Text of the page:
The 14 TV shows we're most excited for this summer

Meredith Blake, Greg Braxton, Matt Brennan, Tracy Brown, Maira Garcia, Ashley Lee, Robert Lloyd, Mary McNamara and Yvonne Villarreal, Los Angeles Times on

Published in Entertainment News

Summer is the best time to catch up on television, and fortunately, there are plenty of series, new and returning, to keep you entertained when it gets too hot to lounge at the beach or pool. However, it means you’ll have to say goodbye to at least one show, but you’ll also get to say hello to a couple revivals, some mystery miniseries and documentary series (and a film) that take a closer look at notable subjects such as Celine Dion, Black artists in Hollywood and that beloved ’70s music genre, disco.

‘Evil’ (Paramount+, May 23)

Since premiering in 2019, Robert and Michelle King’s wickedly inventive procedural, in which a psychologist (Katja Herbers), a priest (Mike Colter) and a tech whiz (Aasif Mandvi) team up to investigate supernatural phenomena for the Catholic Church, has wholly adopted the pair’s penchant for mischief. Combining genre conventions, topical plots and absurdist humor, the series has embraced aesthetic risks that would make most “prestige” dramas blanch, with crucial scenes unfolding inside an “Animal Crossing”-like game and a near-silent episode set at an upstate New York monastery; and deftly handled such thorny subjects as medical racism, labor exploitation and the scourge of social media. That it will end after this season, its fourth, is at once devastating and unsurprising: The most audacious series on television since the Kings concluded “The Good Fight” in 2022, “Evil” is quite simply too good for this world. — Matt Brennan

‘Eric’ (Netflix, May 30)

It’s every parent’s worst nightmare — your child goes missing without a trace. That’s the premise of this miniseries, which is set in gritty 1980s New York. “Eric” follows married couple Vincent (Benedict Cumberbatch) and Cassie (Gaby Hoffmann), who are trying to find their son Edgar (Ivan Howe), and NYPD Det. Michael Ledroit (McKinley Belcher III), who is investigating the boy’s disappearance while battling his own issues. Vincent is a puppeteer who helms a “Sesame Street”-like show called “Good Day Sunshine,” and he convinces himself that he’ll find Edgar by getting a blue monster puppet, based on Edgar’s drawings, on TV. It may sound strange, but it’s an intriguing take on a mystery with lots of twists. — Maira Garcia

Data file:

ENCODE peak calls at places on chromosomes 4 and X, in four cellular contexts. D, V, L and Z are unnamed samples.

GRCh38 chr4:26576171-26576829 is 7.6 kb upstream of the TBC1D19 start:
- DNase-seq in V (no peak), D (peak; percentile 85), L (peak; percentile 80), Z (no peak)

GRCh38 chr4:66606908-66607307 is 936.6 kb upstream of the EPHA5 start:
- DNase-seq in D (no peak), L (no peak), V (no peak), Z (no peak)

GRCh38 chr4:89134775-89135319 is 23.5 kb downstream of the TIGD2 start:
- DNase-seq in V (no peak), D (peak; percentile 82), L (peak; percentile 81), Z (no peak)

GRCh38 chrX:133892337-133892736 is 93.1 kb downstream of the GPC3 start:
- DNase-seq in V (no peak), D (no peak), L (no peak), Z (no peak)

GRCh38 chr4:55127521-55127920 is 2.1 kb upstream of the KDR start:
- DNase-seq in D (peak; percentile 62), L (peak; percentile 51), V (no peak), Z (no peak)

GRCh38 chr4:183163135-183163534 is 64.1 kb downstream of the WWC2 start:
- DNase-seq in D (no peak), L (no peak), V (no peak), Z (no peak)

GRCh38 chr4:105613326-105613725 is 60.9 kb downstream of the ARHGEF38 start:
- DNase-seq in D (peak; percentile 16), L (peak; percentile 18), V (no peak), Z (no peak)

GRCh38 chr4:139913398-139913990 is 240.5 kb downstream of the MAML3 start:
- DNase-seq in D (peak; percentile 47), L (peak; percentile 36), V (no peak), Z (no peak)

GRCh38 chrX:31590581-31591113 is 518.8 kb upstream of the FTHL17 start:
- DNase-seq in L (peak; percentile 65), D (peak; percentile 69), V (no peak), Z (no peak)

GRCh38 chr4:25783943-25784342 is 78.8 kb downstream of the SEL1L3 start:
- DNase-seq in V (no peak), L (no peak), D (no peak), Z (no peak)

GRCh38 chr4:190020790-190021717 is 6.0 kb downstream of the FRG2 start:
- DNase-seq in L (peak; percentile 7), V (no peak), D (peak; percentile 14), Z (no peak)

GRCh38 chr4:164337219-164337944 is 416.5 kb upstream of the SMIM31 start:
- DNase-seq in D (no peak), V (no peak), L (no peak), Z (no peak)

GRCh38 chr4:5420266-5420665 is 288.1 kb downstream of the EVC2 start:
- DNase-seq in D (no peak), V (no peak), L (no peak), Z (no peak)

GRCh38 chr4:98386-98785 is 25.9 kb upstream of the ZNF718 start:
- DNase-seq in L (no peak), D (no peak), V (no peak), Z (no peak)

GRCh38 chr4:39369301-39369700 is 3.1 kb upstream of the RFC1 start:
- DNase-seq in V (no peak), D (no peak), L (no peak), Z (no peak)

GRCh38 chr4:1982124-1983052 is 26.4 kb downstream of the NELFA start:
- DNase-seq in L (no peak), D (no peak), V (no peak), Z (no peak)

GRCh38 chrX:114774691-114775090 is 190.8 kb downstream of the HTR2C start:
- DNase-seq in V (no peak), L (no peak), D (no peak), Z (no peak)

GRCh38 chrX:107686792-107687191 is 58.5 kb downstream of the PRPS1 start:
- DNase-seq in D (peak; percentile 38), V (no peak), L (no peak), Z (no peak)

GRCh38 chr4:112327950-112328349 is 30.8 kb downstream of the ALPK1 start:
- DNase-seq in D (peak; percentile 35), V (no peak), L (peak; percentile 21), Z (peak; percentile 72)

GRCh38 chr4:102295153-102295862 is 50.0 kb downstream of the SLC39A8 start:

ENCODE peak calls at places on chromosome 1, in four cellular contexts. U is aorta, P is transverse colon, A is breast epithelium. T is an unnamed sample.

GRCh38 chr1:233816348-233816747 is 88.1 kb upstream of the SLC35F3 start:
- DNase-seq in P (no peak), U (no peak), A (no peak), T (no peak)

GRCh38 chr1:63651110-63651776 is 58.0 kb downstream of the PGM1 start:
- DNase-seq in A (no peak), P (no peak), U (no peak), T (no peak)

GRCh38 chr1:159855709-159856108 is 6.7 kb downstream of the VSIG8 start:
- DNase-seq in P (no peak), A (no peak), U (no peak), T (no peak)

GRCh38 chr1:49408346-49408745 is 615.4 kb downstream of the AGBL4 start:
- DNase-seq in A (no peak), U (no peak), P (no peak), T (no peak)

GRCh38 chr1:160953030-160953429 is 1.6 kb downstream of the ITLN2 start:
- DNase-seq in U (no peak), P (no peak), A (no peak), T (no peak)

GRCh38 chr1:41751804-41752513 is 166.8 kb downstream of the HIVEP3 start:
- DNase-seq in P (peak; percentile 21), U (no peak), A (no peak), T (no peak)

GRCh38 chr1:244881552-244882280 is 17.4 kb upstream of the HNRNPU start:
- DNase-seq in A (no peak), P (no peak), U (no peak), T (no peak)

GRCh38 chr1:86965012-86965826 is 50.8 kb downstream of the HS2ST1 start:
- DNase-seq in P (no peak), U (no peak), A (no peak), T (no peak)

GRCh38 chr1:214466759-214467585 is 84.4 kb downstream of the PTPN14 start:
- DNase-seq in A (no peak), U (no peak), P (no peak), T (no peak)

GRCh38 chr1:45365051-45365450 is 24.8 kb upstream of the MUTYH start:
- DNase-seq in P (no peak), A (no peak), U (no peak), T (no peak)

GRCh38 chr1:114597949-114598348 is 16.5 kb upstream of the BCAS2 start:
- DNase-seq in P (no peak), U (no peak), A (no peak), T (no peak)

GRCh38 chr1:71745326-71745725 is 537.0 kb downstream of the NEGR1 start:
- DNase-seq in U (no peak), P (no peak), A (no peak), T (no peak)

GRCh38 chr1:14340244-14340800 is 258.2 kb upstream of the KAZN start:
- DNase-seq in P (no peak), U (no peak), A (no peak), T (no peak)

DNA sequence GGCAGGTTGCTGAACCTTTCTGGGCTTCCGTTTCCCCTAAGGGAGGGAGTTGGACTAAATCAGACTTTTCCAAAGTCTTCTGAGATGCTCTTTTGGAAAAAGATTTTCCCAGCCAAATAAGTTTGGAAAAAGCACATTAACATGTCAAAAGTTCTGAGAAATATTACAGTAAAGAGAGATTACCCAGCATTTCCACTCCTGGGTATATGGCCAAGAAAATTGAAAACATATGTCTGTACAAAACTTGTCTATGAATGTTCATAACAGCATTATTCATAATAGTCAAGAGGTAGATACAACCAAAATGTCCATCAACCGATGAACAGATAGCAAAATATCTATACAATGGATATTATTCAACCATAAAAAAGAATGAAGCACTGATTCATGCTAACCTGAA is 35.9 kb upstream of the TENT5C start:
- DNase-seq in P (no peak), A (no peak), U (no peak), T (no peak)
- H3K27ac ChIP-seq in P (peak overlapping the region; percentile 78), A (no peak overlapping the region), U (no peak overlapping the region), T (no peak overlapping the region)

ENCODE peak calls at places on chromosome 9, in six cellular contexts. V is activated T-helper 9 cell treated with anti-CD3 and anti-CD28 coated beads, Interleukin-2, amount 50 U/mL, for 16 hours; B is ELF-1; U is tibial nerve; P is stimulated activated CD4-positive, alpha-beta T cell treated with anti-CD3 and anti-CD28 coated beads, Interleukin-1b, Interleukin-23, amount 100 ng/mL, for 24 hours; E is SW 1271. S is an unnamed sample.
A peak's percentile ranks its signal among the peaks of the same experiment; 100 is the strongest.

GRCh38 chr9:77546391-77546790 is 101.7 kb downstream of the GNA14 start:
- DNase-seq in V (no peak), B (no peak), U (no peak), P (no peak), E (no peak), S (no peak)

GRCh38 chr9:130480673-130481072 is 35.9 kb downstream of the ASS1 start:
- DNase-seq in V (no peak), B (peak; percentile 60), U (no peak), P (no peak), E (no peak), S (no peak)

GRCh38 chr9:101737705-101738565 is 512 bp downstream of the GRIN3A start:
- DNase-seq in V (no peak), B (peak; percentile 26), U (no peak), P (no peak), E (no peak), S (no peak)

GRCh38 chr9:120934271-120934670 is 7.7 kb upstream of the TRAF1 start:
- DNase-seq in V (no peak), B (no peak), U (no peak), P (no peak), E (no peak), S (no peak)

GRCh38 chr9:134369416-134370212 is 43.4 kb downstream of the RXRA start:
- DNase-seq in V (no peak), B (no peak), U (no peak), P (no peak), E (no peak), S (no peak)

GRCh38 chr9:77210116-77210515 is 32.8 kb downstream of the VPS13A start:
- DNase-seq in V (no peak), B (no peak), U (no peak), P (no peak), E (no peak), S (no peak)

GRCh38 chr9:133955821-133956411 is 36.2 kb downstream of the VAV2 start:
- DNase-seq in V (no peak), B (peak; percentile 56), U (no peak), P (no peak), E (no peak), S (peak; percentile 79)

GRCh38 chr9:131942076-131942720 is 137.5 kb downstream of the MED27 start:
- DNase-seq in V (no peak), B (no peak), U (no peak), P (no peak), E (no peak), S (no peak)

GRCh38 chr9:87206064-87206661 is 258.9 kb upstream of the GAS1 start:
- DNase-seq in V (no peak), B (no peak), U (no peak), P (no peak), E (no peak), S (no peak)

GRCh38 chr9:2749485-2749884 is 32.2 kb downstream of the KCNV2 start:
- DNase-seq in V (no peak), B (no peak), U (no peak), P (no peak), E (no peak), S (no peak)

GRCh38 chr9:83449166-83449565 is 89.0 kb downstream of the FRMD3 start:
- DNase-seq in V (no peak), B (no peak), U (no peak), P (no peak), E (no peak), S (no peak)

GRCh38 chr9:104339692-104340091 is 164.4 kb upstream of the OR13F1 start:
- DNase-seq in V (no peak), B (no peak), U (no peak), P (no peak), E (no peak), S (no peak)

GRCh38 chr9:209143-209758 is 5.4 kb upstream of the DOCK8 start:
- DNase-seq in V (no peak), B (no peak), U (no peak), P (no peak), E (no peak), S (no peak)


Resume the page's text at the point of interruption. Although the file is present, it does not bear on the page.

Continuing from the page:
‘Disco: Soundtrack of a Revolution’ (PBS.org and app, June 1; PBS, June 18)


I’m a sucker for nostalgic music documentaries and any kind of revisionist history about unfairly maligned cultural phenomena, which is why I can’t wait for “Disco,” a three-part series — streaming June 1 online and airing weekly beginning June 18 — tracing the rise, fall and enduring legacy of one of pop music’s most joyful and most misunderstood genres. A BBC Studios production for PBS, this documentary looks at how disco, which came to be associated with mainstream white artists like the Bee Gees, actually originated in queer, Black and Latino communities in 1970s New York and rose in tandem with the liberation movements of the era. “Disco” also explores the virulent backlash, which was fueled by aggrieved white, heterosexual American men who saw its cultural dominance as a threat to their guitar-shredding way of life. Bring your boogie shoes — and your thinking caps. — Meredith Blake

‘Orphan Black: Echoes’ (AMC, AMC+ and BBC America, June 23)

#CloneClub, it’s been a while. Seven years after the original “Orphan Black” ended its five-season run, “Echoes” is here to pull you into a new clone conspiracy. Set some time in the near future, the 10-episode series stars Krysten Ritter as Lucy, a woman who possibly emerged from a vat of pink goo with no memories of who she is (or so the trailer suggests). Much like the flagship series, “Echoes” will see Lucy and others have to navigate what it all means after they start to unravel the truth about their origins. The original “Orphan Black” is best known for the Emmy-winning performance of Tatiana Maslany, who depicted more than 10 clones over the course of the series. But the show was resonant because of its exploration of humanity, identity, agency, mortality, religion and science. As politicians continue to write legislation restricting bodily autonomy and debates around technology like artificial intelligence intensify, a show that can carry the torch from “Orphan Black” feels more needed than ever. — Tracy Brown

‘I Am: Celine Dion’ (Prime Video, June 25)


swipe to next page

©2024 Los Angeles Times. Visit at latimes.com. Distributed by Tribune Content Agency, LLC.


blog comments powered by Disqus